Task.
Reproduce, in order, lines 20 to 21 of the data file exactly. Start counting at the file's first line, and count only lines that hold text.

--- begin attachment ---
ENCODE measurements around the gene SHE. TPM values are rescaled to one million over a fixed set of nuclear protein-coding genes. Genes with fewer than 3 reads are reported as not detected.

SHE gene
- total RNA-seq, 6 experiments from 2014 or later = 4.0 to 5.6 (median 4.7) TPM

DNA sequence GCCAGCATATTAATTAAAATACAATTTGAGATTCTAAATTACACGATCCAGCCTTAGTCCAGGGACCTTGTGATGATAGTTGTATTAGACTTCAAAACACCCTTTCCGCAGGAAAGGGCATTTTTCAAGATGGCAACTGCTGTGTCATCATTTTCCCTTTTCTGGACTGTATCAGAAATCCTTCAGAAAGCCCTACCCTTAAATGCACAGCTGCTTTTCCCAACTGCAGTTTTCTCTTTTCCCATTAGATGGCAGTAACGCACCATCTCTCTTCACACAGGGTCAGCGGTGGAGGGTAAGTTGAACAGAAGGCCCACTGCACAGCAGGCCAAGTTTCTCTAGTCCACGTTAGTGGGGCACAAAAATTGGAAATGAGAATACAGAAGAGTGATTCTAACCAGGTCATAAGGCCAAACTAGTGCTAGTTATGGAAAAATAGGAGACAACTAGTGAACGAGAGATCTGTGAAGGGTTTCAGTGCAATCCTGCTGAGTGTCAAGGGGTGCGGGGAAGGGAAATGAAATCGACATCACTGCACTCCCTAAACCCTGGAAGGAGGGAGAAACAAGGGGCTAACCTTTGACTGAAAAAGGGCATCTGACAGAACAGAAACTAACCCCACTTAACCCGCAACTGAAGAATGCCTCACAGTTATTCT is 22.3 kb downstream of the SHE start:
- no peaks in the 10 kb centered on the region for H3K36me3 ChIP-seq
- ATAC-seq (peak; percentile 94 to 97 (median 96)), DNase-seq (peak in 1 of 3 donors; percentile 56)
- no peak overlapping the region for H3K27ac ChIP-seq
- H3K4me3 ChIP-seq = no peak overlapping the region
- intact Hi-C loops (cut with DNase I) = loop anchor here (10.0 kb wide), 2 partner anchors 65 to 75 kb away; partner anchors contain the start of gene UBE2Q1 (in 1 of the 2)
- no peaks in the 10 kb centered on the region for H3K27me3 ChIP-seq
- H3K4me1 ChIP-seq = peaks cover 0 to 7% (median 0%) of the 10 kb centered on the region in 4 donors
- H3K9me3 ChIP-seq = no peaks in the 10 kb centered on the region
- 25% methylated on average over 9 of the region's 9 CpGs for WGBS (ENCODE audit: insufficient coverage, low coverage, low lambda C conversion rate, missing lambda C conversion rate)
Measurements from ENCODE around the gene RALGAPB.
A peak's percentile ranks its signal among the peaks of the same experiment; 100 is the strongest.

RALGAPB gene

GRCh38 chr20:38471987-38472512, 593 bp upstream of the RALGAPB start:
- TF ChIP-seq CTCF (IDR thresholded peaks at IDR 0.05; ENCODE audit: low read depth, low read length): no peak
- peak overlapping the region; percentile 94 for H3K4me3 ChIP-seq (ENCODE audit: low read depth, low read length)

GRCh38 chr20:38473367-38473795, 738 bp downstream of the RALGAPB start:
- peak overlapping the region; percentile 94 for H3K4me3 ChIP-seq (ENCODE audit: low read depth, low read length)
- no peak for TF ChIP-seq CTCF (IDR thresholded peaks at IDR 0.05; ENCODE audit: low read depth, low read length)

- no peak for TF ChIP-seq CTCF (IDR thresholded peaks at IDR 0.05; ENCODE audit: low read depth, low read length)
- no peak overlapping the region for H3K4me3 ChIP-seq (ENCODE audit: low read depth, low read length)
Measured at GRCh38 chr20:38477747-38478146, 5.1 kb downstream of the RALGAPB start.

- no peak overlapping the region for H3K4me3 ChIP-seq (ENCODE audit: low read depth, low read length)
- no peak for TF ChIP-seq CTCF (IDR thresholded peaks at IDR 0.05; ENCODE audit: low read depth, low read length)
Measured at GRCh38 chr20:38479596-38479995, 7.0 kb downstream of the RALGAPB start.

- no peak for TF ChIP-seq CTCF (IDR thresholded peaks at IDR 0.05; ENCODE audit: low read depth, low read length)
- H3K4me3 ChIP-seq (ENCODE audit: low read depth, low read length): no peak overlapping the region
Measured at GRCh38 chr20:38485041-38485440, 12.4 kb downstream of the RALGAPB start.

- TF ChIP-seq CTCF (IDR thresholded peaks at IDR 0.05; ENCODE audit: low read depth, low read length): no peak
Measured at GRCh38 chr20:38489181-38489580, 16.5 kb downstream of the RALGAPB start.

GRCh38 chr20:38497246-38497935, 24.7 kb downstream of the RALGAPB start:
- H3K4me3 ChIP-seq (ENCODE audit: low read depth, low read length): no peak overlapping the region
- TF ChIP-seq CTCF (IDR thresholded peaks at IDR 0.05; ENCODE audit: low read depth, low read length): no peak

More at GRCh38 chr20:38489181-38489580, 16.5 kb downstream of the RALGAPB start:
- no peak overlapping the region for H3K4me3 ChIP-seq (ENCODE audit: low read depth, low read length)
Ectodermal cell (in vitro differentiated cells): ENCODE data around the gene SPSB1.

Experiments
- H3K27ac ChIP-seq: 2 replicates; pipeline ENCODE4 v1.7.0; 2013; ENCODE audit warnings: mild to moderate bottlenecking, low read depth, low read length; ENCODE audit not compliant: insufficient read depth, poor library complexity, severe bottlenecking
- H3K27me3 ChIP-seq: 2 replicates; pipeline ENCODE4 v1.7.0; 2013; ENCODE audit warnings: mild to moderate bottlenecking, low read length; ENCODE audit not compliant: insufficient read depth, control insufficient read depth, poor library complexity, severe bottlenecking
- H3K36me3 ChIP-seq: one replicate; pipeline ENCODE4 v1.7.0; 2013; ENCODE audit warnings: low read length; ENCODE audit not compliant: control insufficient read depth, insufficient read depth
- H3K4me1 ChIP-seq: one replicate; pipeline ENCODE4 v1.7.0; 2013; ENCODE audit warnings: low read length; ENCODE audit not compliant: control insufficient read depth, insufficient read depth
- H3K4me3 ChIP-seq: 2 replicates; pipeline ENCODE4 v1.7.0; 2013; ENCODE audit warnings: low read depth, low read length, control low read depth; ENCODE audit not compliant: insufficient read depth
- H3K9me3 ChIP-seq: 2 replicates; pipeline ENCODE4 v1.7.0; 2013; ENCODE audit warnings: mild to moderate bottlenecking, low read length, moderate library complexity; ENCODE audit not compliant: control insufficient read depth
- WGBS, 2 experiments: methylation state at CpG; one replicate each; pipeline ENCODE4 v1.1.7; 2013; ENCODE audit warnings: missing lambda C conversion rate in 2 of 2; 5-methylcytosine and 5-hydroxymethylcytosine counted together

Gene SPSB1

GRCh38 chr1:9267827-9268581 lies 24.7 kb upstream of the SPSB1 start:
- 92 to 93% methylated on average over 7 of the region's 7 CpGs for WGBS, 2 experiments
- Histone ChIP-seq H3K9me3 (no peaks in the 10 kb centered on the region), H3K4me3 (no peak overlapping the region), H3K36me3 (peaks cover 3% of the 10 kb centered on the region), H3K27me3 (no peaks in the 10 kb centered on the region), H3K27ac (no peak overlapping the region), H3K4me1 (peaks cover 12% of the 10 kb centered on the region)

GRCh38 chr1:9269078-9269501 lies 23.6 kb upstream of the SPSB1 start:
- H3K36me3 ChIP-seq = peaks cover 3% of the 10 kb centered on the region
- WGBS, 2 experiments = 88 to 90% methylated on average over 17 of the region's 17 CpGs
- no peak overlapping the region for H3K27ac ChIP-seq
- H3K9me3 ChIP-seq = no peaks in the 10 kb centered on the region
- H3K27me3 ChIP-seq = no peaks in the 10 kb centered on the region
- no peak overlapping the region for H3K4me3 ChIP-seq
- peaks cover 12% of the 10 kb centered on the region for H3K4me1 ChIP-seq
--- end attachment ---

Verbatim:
GRCh38 chr20:38473367-38473795, 738 bp downstream of the RALGAPB start:
- peak overlapping the region; percentile 94 for H3K4me3 ChIP-seq (ENCODE audit: low read depth, low read length)